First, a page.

St. Anne's Shrine
92 St. Anne's Road
Isle La Motte, Vt.
Masses at 7 p.m. Saturday; 8:30, 10, and 11:30 a.m. Sunday; 11:15 a.m. weekdays.
Superlatives define this Roman Catholic outpost hard by the Canadian border. Champlain is Vermont's biggest lake and the country's sixth largest, and La Motte its northernmost island.
The shrine sits on what is believed to be the site where Samuel de Champlain camped in 1609 and was part of Vermont's first settlement, a fort built by the French in 1666 to guard against the Iroquois. It hosted the first Mass in what would become Vermont, when a Jesuit celebrant welcomed soldiers and Native American converts to worship in the 1680s.
Since 1904, the shrine has been maintained by the Edmundites, an order of priests and brothers that founded nearby Saint Michael's College the same year. A century later, the Rev. Maurice Boucher, St. Anne's director, is in his 45th year of service here.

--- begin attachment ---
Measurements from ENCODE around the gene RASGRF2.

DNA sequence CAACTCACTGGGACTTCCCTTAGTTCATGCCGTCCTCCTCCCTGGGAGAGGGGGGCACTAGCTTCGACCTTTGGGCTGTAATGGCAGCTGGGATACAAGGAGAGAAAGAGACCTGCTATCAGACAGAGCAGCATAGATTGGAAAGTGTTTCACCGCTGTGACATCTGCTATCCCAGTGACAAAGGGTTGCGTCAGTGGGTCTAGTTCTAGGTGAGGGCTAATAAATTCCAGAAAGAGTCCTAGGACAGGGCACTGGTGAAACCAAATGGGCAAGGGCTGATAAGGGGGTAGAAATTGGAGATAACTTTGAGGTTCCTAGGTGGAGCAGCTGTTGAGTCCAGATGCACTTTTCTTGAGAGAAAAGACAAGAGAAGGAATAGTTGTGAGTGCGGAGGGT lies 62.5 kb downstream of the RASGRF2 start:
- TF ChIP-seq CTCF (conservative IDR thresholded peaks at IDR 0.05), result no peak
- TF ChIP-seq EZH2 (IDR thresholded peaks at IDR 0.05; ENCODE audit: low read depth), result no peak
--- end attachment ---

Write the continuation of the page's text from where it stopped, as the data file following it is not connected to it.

A statue of Anne, erected late in the 19th century, was joined in 1991 by a towering, gold-leafed statue of Mary.
''Reunites mother and daughter, if you will," says Steve Doyon, lay director of the shrine.
The Pequot Chapel
857 Montauk Ave.
New London, Conn.
Sunday service 11 a.m.
This Gilded Age antique models America's inclusive pluralism, opening its pulpit every summer to a rainbow coalition of preachers from various faiths. This year's guest clerics include Catholic, Jewish, Episcopal, Lutheran, and Baptist preachers at the Sunday services and at a special evening ecumenical celebration scheduled next Sunday. Even the chapel's name bespeaks multiculturalism, coming as it does from a Native American tribe.